Science has cataloged upwards of 100,000 separate arachnid species – a class of invertebrates identifiable by having eight legs. They include harvestmen, mites, ticks, scorpions, solifugae (or camel spiders) and, of course, spiders. There are some 43,000 different species of the latter.
Much as arachnophobia is widespread, the good news for humans is very few of these poison-injecting carnivores are dangerous since their venom normally targets much smaller prey. Nevertheless, many species of spiders – and their arachnid cousins – should be treated with the utmost caution.
Otherwise known as Brazilian Wandering Spiders, Banana Spiders have attracted considerable column space in European newspapers for their habit of stowing away among bunches of bananas in their native South America and ending up on supermarket shelves thousands of kilometers away. Similar to the one you were planning on visiting later today.
Although they can lurk inside fruit, once exposed to your local grocery store’s strip lights, their camouflage is less than effective. You’ll notice they have a striking red body with characteristic white and yellow markings. Once disturbed, a bite will only irritate your skin, but it is their habit of suddenly making an unscheduled appearance among your shopping trolley that makes this species one to be afraid of. Very afraid.
These Australian arachnids have proved to have similar globetrotting habits, hitching rides in container ships to distant shores after spinning nests inside bunches of grapes. They are readily identifiable by the bold red emblem on their black abdomen, reminiscent of a heavy metal t-shirt.
Male redbacks will often play dead when disturbed, whereas the females are more likely to show a bit of attitude, especially when they have eggs to defend. Although they are small they can easily squirm inside shoes or other items of clothing and will definitely bite if they feel threatened. Their venom will instigate sweating, increased blood pressure and pulse rate, and swollen lymph nodes.
Although the last recorded fatality resulting from a redback bite was recorded in 1956, no one would want to enter the history books as being the first related incident of the 21st century.
Indian Red Scorpion
Confined to a small habitat in eastern India, Pakistan, Nepal and Sri Lanka, these scorpions are considered the world’s deadliest. Their tiny stature – between 4 and 6 centimeters in length – is deceptive in comparison to the potency of the venom contained in their stinging tails. Typically, being stung will lead to nausea and cardiovascular issues. Depending on the amount of poison dispatched to the victim’s bloodstream, fluid can build in the lungs, a condition known as pulmonary edema that can be fatal.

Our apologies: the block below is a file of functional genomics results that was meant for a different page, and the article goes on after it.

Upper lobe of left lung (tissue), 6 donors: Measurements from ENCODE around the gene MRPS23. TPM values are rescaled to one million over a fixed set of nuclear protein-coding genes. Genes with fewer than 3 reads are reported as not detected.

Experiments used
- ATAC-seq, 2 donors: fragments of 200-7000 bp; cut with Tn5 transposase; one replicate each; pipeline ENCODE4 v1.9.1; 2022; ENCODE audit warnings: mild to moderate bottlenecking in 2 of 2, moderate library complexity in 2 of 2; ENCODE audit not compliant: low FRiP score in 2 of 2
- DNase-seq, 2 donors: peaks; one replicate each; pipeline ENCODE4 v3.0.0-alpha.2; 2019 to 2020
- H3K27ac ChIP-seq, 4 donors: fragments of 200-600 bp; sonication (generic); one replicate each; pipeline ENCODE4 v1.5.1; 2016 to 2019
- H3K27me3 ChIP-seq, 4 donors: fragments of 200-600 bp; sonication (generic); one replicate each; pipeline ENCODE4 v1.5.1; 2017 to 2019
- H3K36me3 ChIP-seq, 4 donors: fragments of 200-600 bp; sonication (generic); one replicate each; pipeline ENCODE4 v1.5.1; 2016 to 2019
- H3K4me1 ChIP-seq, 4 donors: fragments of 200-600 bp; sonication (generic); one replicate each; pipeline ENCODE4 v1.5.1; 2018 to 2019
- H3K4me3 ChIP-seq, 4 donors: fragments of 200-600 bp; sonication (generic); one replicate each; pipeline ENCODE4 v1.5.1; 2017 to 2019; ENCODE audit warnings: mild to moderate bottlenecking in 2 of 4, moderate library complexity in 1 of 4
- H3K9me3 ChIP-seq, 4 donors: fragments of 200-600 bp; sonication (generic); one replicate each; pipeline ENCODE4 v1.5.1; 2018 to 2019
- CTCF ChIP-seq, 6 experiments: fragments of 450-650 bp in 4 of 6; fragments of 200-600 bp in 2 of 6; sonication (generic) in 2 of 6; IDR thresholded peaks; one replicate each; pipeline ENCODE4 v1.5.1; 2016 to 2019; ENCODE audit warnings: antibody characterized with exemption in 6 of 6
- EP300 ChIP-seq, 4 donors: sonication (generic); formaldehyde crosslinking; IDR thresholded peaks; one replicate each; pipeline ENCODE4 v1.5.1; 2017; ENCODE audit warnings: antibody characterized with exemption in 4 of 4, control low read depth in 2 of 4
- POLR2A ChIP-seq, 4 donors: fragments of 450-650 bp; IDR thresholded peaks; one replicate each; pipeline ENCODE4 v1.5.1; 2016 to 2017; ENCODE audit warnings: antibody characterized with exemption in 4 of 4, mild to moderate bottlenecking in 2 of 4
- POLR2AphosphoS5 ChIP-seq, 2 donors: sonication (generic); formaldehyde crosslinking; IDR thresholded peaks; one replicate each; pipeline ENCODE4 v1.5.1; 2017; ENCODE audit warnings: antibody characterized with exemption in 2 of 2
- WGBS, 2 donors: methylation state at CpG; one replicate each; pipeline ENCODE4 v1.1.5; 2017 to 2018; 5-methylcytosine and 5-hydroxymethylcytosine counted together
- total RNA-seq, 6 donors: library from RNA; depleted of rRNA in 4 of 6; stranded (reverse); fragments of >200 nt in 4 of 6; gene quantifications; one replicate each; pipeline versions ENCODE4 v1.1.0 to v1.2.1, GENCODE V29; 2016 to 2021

The bite from these viscous beasts is deadly enough to kill a human in quarter of an hour. There are actually 35 separate species of these Antipodean arachnids, and the bad news is that they are more than happy to squat among human habitats, with suburbia being an environment they are especially comfortable with. They can grow to be quite large – up to 10 centimeters when presenting themselves to perceived threats with their legs and fangs stretched out intimidatingly.
Passers-by are most likely to come in contact with the males, who cruise around back gardens searching from mates after the sun has gone down. The larger females lurk inside burrows, spun with webs that give them their descriptive funnel title, waiting to pounce on hapless insects stumbling into her all she can eat buffet.
If a human is bitten, the results can be heightened blood pressure and breathing difficulties. Medical attention must be sought immediately.
Native to North Africa and the Middle East, the name is a giveaway as to why these arachnids should be avoided like the plague. In the wild they thrive in diverse habitats, from arid to semi-arid zones, and can cope with extreme temperatures. It is certainly not advisable to think about keeping a pet deathstalker scorpion since once of their trademark behaviors is sheer aggression. Confining them in a small cage will only antagonize them further, which is definitely not a good idea.
When someone is stung by one of these creatures they will experience a rising heart rate and soaring blood pressure. This can lead to convulsions and eventually a coma. Children or adults suffering from an underlying health condition are particularly prone to extreme reactions.
Arabian Fat-Tailed Scorpion